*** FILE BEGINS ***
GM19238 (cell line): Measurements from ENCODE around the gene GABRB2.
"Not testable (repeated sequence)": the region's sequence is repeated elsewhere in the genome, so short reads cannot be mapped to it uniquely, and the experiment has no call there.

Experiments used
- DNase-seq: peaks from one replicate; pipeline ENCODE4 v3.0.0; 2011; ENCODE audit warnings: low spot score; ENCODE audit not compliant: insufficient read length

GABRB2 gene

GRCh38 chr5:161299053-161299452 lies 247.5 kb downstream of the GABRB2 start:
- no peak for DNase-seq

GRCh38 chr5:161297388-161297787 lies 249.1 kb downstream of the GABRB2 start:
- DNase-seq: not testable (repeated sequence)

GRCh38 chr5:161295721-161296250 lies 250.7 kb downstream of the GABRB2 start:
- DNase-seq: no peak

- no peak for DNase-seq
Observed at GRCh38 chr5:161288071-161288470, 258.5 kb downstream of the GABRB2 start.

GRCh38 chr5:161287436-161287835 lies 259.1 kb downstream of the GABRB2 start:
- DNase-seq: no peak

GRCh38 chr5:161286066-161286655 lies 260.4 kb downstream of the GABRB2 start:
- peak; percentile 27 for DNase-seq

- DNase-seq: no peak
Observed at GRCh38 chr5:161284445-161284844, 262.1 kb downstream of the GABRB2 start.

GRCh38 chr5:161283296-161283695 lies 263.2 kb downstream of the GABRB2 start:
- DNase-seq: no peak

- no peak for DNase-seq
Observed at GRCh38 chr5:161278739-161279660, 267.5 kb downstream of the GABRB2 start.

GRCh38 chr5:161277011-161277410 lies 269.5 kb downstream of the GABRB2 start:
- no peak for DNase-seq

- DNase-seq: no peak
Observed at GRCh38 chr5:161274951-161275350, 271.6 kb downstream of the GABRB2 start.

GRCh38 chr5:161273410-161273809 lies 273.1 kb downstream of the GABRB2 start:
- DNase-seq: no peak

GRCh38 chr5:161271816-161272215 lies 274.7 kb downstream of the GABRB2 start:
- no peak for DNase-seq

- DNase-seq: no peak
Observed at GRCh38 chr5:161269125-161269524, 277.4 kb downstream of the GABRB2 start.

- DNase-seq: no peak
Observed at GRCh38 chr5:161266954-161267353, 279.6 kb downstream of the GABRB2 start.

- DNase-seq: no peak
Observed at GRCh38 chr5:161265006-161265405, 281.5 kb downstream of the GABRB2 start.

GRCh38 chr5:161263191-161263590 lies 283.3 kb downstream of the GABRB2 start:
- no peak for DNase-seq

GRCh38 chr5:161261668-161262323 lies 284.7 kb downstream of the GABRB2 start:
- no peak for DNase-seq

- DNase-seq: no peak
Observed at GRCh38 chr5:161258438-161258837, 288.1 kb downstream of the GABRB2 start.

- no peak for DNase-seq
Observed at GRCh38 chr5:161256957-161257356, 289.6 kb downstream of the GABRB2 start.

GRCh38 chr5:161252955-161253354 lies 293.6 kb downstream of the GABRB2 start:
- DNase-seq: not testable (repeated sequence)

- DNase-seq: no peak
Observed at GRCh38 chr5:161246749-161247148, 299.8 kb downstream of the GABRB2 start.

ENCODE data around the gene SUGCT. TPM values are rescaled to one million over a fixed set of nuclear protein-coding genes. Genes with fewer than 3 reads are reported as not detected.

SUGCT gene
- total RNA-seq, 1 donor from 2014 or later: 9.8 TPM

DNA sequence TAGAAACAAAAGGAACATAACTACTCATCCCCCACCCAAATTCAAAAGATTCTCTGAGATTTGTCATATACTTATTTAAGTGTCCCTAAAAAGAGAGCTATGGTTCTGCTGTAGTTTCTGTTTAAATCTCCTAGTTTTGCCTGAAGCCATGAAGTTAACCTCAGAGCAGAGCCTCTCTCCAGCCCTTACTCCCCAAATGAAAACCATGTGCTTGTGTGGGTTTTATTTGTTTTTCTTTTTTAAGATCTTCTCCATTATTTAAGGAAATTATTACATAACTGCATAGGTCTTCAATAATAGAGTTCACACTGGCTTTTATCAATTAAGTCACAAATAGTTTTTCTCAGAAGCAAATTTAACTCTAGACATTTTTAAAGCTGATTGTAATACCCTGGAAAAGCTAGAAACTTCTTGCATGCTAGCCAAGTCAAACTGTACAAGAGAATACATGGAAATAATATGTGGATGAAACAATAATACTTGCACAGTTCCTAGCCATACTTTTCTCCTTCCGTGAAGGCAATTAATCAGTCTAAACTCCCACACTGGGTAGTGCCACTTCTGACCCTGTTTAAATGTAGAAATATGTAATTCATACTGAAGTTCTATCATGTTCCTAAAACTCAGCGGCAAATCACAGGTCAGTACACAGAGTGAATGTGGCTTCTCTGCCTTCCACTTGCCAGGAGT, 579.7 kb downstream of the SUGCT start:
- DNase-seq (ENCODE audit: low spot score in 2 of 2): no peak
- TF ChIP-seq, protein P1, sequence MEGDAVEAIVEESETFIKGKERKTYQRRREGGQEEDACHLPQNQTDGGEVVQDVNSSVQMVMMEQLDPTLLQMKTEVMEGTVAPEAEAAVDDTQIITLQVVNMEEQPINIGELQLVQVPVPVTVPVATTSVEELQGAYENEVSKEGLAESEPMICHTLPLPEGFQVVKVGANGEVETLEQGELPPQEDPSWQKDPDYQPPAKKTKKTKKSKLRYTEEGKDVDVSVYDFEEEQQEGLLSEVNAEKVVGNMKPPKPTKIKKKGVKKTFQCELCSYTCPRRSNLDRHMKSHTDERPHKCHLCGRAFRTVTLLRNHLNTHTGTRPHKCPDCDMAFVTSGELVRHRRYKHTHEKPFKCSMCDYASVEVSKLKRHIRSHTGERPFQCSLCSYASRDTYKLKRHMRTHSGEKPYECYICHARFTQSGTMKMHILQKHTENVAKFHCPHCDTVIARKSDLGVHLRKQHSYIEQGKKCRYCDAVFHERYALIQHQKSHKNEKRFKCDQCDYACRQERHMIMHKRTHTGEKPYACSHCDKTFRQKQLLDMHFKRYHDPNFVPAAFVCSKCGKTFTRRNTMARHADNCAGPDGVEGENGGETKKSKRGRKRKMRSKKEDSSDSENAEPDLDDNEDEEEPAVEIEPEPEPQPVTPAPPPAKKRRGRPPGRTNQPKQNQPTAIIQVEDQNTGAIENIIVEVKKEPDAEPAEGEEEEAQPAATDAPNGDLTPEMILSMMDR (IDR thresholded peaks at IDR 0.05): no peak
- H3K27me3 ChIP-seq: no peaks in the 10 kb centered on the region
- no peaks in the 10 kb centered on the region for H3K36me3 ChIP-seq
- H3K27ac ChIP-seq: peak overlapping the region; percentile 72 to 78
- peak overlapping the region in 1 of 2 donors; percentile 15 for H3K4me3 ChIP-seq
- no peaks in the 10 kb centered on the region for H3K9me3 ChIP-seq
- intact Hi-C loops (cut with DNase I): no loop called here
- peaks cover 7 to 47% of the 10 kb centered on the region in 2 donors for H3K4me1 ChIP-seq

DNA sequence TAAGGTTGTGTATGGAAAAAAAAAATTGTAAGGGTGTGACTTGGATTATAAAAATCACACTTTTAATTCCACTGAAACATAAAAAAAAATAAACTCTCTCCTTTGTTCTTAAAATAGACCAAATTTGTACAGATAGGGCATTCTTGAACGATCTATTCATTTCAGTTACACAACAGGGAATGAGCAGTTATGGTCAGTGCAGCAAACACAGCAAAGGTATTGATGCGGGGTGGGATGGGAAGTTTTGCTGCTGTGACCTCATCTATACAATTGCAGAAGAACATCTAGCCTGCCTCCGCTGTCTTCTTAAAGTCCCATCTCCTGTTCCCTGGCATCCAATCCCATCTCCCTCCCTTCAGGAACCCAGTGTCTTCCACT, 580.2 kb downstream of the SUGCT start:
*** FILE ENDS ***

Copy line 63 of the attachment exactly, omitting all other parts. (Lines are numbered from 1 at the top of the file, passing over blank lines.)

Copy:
DNA sequence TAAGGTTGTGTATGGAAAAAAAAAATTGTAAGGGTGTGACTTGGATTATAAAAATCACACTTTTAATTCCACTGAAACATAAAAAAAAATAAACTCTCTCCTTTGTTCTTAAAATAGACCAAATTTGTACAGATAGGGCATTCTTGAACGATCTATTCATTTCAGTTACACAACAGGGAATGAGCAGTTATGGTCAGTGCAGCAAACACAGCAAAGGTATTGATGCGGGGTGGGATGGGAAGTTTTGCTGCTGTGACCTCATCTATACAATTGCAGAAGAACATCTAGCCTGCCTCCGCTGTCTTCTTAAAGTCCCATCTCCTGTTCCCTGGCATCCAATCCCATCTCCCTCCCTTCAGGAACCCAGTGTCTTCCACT, 580.2 kb downstream of the SUGCT start: